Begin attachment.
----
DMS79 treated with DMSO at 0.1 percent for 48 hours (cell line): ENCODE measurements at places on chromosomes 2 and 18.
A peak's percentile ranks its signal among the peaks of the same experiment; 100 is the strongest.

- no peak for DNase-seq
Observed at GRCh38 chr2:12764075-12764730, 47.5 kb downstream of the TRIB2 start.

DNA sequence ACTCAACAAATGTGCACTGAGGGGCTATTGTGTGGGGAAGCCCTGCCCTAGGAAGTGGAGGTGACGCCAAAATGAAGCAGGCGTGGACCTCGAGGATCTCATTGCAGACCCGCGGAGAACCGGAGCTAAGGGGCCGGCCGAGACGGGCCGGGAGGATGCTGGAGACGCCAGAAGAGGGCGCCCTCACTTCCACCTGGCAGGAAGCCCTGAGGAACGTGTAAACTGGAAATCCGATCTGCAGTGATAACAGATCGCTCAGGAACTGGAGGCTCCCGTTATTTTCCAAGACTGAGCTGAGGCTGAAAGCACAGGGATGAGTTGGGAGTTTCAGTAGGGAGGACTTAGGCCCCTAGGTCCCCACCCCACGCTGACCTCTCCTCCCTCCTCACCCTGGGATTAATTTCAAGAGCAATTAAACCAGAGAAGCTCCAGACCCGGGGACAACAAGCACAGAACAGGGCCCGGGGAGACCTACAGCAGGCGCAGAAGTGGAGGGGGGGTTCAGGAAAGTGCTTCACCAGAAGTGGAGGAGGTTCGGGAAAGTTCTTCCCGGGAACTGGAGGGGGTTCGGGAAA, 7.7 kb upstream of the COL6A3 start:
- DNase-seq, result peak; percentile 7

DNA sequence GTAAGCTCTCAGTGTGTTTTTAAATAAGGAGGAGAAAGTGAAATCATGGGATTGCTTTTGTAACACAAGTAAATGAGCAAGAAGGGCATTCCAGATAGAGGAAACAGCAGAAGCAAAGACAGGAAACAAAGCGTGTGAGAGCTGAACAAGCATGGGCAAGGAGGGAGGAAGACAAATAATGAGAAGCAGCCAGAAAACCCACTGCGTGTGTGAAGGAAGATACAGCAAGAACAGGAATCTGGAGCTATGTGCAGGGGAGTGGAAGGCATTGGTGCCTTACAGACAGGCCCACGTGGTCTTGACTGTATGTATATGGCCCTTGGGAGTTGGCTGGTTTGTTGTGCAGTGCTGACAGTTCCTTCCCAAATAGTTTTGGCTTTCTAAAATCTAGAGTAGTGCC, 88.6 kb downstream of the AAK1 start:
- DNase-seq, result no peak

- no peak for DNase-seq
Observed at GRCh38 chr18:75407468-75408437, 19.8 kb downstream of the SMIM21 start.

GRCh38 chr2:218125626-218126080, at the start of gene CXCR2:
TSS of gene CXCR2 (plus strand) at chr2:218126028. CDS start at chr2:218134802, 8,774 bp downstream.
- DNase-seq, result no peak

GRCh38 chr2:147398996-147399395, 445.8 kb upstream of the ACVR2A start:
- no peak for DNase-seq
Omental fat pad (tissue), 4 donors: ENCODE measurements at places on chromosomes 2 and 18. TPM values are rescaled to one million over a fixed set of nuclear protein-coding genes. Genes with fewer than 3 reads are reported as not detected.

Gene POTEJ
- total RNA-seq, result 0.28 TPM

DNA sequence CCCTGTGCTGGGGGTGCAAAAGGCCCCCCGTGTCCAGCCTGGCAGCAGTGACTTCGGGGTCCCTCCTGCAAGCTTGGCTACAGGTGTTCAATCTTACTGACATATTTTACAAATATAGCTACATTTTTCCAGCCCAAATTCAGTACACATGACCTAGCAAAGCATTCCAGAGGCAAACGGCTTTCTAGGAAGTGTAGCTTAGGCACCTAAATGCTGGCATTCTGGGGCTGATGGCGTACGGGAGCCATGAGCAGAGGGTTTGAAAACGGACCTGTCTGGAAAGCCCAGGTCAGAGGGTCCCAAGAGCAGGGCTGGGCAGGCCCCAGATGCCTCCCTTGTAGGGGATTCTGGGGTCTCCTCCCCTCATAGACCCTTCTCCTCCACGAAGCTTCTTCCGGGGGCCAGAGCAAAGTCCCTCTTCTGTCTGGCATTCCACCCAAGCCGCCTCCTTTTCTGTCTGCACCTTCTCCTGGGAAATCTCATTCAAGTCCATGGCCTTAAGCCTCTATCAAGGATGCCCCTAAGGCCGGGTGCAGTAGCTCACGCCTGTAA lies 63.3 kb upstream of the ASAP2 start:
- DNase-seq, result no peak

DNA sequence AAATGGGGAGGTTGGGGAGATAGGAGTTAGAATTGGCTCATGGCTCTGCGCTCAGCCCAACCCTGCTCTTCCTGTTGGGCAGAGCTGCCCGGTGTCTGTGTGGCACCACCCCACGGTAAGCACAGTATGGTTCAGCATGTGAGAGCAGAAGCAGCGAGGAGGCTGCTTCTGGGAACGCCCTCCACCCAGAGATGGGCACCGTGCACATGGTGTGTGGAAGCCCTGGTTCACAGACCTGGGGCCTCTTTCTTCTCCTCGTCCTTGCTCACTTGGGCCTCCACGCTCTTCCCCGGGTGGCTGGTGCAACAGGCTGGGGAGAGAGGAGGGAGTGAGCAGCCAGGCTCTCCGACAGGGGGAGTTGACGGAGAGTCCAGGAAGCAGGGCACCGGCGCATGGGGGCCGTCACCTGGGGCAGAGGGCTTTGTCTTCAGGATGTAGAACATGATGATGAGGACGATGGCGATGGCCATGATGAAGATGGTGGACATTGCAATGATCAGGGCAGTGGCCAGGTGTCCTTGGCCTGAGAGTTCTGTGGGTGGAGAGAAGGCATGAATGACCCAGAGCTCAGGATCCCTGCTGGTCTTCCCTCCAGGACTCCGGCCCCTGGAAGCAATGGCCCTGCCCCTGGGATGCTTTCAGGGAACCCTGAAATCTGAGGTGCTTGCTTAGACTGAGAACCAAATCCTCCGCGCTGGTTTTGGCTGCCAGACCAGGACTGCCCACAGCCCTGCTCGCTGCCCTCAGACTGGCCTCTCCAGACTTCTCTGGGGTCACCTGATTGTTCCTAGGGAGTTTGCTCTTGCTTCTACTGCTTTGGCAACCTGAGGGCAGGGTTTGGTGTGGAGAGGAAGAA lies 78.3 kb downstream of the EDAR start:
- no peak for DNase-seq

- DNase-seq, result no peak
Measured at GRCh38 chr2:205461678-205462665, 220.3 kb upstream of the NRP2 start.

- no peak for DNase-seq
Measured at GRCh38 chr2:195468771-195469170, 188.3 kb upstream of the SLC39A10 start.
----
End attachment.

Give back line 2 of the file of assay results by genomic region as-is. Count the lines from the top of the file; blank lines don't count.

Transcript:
A peak's percentile ranks its signal among the peaks of the same experiment; 100 is the strongest.